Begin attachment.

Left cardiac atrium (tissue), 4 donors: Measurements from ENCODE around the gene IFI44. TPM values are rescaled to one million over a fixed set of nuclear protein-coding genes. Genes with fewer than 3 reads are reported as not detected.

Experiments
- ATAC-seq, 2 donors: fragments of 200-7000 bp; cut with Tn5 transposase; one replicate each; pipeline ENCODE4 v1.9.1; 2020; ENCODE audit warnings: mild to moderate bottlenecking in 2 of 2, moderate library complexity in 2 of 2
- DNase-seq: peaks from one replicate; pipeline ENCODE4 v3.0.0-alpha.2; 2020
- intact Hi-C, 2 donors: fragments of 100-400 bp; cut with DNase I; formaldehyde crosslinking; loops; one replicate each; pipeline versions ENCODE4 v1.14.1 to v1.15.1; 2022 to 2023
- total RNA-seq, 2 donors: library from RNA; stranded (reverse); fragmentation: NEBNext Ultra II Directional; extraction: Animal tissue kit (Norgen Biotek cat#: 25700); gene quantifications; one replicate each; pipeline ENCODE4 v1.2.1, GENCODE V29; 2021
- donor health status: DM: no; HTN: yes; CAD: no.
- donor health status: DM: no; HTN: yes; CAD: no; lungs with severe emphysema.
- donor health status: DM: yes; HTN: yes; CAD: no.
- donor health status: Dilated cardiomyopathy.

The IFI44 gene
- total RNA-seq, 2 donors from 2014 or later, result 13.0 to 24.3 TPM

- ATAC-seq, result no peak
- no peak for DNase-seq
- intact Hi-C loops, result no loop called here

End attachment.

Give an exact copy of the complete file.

Left cardiac atrium (tissue), 4 donors: Measurements from ENCODE around the gene IFI44. TPM values are rescaled to one million over a fixed set of nuclear protein-coding genes. Genes with fewer than 3 reads are reported as not detected.

Experiments
- ATAC-seq, 2 donors: fragments of 200-7000 bp; cut with Tn5 transposase; one replicate each; pipeline ENCODE4 v1.9.1; 2020; ENCODE audit warnings: mild to moderate bottlenecking in 2 of 2, moderate library complexity in 2 of 2
- DNase-seq: peaks from one replicate; pipeline ENCODE4 v3.0.0-alpha.2; 2020
- intact Hi-C, 2 donors: fragments of 100-400 bp; cut with DNase I; formaldehyde crosslinking; loops; one replicate each; pipeline versions ENCODE4 v1.14.1 to v1.15.1; 2022 to 2023
- total RNA-seq, 2 donors: library from RNA; stranded (reverse); fragmentation: NEBNext Ultra II Directional; extraction: Animal tissue kit (Norgen Biotek cat#: 25700); gene quantifications; one replicate each; pipeline ENCODE4 v1.2.1, GENCODE V29; 2021
- donor health status: DM: no; HTN: yes; CAD: no.
- donor health status: DM: no; HTN: yes; CAD: no; lungs with severe emphysema.
- donor health status: DM: yes; HTN: yes; CAD: no.
- donor health status: Dilated cardiomyopathy.

The IFI44 gene
- total RNA-seq, 2 donors from 2014 or later, result 13.0 to 24.3 TPM

- ATAC-seq, result no peak
- no peak for DNase-seq
- intact Hi-C loops, result no loop called here